Monday, June 8, 2009

Part III: The Biogeography of the Maltese Islands

The species found in the Maltese Islands give a clear picture of the origin and previous connections to the surrounding lands.

The shelled slug Testacella riedeli is the only terrestrial gastropod showing strong affinities with North African fauna (Giusti et al., 1995), however, this group of fauna is also derived from South European forms, which survived on landmasses fragmenting from South Europe and colliding into North Africa in the Early Miocene. The majority of animals and plants are closely related to Sicilian organisms, with fossils excluding the possibility that these were imported through human agency.

As an archipelago, Malta probably started to become exposed during the Messinian Salinity Crisis in the late Miocene. The virtual absence of macrofossils in some areas of the UCL suggests a supralittoral (or intertidal) landmass (Pedley et al., 1976). Subsequently, the archipelago was probably submerged and exposed several times with fluctuating sea levels and tectonic activity up to the Pleistocene. Pliocene deposits are absent on the Maltese Islands, suggesting aerial erosion.

The earliest suggestions for links with Sicily can be seen in the Quaternary deposits of Ghar Dalam, which contain fauna similar to that in mainland Europe such as species of Ursus, Palaeoloxodon, Cervus, Hippopotamus and other large mammals. Subsequent isolation of Malta can be deduced by the progressive dwarfing of some of these mammals in a process known as insular dwarfism (Zammit-Maempel, 1989) and the reverse process (insular gigantism) in the lizard Lacerta siculimelitensis (Boehme & Zammit-Maempel, 1982).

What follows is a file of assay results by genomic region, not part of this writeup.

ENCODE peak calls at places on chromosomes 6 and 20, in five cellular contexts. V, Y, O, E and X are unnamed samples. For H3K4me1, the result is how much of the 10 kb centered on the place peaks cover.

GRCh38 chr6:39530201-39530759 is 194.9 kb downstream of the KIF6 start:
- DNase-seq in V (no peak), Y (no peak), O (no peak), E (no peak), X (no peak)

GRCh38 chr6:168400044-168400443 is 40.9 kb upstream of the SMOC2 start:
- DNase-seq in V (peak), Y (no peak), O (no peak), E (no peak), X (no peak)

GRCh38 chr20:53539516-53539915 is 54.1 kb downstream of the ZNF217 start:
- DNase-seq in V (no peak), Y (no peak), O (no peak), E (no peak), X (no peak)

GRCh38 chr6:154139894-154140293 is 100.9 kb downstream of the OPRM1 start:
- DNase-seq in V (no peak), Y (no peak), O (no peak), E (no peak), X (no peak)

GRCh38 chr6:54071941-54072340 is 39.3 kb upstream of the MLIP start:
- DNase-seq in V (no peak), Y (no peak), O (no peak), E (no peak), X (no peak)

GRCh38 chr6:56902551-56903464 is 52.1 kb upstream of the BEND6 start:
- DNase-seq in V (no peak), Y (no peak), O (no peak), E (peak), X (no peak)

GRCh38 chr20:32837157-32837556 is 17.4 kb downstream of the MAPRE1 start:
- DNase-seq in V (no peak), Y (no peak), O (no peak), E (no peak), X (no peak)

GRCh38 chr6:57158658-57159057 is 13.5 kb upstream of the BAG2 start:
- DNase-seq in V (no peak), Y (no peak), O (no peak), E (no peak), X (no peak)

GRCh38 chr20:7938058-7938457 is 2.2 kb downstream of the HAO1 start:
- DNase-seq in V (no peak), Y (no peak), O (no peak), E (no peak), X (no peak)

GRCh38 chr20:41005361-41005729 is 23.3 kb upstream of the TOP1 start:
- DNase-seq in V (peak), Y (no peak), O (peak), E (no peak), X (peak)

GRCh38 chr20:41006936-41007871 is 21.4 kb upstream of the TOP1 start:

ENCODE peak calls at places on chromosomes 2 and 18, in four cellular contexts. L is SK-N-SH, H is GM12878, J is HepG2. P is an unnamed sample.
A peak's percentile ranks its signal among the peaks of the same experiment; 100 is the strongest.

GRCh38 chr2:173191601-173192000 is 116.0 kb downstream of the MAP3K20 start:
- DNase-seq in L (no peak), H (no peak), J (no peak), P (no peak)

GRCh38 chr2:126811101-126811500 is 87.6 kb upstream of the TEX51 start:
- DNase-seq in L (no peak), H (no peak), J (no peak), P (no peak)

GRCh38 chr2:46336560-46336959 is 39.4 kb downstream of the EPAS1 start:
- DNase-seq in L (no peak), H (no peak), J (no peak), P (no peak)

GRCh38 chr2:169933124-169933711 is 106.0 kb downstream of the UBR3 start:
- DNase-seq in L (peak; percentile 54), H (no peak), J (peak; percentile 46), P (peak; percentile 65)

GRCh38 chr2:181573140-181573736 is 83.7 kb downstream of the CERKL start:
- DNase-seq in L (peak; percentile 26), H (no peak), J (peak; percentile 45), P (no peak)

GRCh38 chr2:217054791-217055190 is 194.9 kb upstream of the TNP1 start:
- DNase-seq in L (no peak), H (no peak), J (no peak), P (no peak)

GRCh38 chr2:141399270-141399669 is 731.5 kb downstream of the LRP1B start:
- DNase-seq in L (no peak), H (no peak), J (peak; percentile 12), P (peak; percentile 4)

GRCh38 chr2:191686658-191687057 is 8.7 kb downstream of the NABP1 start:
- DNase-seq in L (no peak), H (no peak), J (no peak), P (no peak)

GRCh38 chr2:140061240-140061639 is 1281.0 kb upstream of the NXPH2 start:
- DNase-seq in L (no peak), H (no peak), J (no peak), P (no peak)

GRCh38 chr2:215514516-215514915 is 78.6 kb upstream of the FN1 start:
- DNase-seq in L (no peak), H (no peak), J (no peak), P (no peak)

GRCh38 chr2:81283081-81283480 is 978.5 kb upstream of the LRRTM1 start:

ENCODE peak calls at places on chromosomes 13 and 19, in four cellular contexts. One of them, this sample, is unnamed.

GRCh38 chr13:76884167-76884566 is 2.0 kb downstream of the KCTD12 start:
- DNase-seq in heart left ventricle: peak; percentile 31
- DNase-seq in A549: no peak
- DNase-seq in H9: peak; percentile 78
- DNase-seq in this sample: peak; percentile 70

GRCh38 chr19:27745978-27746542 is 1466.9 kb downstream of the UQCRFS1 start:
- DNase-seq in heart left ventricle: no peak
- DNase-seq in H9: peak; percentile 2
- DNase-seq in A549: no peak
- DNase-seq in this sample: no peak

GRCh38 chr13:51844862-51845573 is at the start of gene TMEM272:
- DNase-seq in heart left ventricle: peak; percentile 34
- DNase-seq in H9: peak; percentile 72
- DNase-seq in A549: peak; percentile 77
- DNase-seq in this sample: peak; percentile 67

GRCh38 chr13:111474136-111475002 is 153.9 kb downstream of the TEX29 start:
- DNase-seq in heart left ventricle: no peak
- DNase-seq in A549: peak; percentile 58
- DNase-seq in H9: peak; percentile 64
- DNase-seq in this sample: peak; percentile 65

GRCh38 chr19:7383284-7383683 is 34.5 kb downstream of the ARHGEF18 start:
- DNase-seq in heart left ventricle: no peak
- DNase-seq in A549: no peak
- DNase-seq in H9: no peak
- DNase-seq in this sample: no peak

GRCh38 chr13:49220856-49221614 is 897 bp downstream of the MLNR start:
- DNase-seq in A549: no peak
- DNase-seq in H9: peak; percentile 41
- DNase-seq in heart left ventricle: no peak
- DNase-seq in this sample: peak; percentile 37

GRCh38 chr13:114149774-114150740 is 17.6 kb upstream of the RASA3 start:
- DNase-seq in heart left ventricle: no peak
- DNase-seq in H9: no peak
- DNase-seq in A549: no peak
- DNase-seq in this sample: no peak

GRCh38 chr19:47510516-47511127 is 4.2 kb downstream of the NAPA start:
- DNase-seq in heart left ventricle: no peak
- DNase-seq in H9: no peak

More information on the origin of the Maltese Islands is evident by looking at the clausiliid snails (Thake, 1985). Lampedusa originated from a Sicilian ancestor and invaded the land presently containing Malta and Lampedusa island in the Late Miocene. This is supprted by the fact that the island of Lampedusa harbours a species similar to the Maltese Lampedusa, namely L. lopadusae. On isolation of the islands during the Pliocene, the Lampedusa sp. in Malta differentiated into L. imitatrix which later also gave rise to L. melitensis.

Subsequently, either the sea-level fell again or the landmass rose so that Malta became connected to Sicily again. The Lampedusa-like ancestor on Sicily had meanwhile evolved into Muticaria macrostoma, which took the opportunity to invade the islands again. Being more competitive than Lampedusa sp., it managed to take over the areas occupied by Lampedusa, which it pushed to a restricted area on the southern coast of Malta. Interestingly, the island of Filfla was probably already detached from the Maltese mainland since Muticaria does not occur there, but a form of L. imitatrix thrives. Muticaria evolved into local forms following subsequent isolation of the Maltese mainland.

Plants are also mostly allied with South Europe forms, for example, Iris sicula and Ophrys oxyrrhyncos are endemic to Malta and Sicily. A relatively weaker North African link is also shown in plants such as Crucianella rupestris and Hypericum aegypticum.


Boehme, W. & Zammit Maempel, G. (1982) Lacerta siculimelitensis sp. n. (Sauria: Lacertidae), a giant lizard from the Late Pleistocene of Malta. Amphibia-Reptilia, 3 (2-3), pp. 257-268.
Giusti, F., Manganelli, G. & Schembri, P. J. (1995). The non-marine molluscs of the Maltese Islands. pp. 1-608, Torino.
Pedley, H. M., House, M. R., & Waugh, B. (1976), The Geology of Malta and Gozo. Proceedings of the Geologists’ Association, 87, pp. 325-341.
Thake, M. A. (1985). The biogeography of the Maltese Islands, illustrated by the Clausiliidae. Journal of Biogeography, 12, pp. 269-287.
Zammit Maempel, G. (1977). An Outline of Maltese Geology. pp. 1-44, Progress Press, Malta.
Zammit Maempel, G. (1989). Ghar Dalam – Cave and Deposits. pp. 1-74, PEG, Malta.

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